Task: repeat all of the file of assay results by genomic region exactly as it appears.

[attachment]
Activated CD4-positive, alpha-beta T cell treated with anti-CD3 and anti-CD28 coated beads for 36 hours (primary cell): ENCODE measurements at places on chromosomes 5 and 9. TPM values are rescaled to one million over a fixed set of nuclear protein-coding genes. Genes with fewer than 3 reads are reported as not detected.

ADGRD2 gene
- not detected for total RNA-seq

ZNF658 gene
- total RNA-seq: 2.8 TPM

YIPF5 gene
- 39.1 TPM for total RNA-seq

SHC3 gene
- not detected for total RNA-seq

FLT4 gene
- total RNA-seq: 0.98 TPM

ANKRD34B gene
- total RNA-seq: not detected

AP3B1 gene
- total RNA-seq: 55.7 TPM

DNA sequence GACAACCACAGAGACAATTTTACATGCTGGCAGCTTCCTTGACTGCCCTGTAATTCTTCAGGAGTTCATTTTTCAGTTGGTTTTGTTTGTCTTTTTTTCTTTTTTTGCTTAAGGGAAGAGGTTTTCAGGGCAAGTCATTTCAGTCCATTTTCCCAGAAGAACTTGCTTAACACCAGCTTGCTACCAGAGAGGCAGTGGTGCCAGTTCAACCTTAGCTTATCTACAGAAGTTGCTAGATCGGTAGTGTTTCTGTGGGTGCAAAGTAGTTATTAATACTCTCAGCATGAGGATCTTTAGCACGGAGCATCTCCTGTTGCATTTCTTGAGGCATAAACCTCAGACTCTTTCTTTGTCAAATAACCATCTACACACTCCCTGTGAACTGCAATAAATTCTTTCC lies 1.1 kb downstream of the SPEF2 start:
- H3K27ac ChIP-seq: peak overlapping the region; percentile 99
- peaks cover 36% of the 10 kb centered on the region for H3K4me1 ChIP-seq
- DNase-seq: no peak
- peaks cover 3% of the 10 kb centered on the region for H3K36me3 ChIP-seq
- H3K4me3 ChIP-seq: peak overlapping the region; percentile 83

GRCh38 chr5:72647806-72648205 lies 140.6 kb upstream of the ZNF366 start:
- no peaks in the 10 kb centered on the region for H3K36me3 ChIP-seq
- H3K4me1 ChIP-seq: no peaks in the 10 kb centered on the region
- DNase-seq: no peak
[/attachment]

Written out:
Activated CD4-positive, alpha-beta T cell treated with anti-CD3 and anti-CD28 coated beads for 36 hours (primary cell): ENCODE measurements at places on chromosomes 5 and 9. TPM values are rescaled to one million over a fixed set of nuclear protein-coding genes. Genes with fewer than 3 reads are reported as not detected.

ADGRD2 gene
- not detected for total RNA-seq

ZNF658 gene
- total RNA-seq: 2.8 TPM

YIPF5 gene
- 39.1 TPM for total RNA-seq

SHC3 gene
- not detected for total RNA-seq

FLT4 gene
- total RNA-seq: 0.98 TPM

ANKRD34B gene
- total RNA-seq: not detected

AP3B1 gene
- total RNA-seq: 55.7 TPM

DNA sequence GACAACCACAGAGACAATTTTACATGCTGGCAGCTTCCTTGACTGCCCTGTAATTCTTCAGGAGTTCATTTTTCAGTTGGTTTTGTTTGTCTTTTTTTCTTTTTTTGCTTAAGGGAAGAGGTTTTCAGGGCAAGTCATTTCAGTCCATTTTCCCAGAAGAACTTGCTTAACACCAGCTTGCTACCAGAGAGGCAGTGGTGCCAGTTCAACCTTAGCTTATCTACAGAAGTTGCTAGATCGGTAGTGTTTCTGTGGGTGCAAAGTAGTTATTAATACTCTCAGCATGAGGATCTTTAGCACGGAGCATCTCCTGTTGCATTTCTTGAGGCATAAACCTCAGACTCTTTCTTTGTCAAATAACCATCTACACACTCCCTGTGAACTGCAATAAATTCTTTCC lies 1.1 kb downstream of the SPEF2 start:
- H3K27ac ChIP-seq: peak overlapping the region; percentile 99
- peaks cover 36% of the 10 kb centered on the region for H3K4me1 ChIP-seq
- DNase-seq: no peak
- peaks cover 3% of the 10 kb centered on the region for H3K36me3 ChIP-seq
- H3K4me3 ChIP-seq: peak overlapping the region; percentile 83

GRCh38 chr5:72647806-72648205 lies 140.6 kb upstream of the ZNF366 start:
- no peaks in the 10 kb centered on the region for H3K36me3 ChIP-seq
- H3K4me1 ChIP-seq: no peaks in the 10 kb centered on the region
- DNase-seq: no peak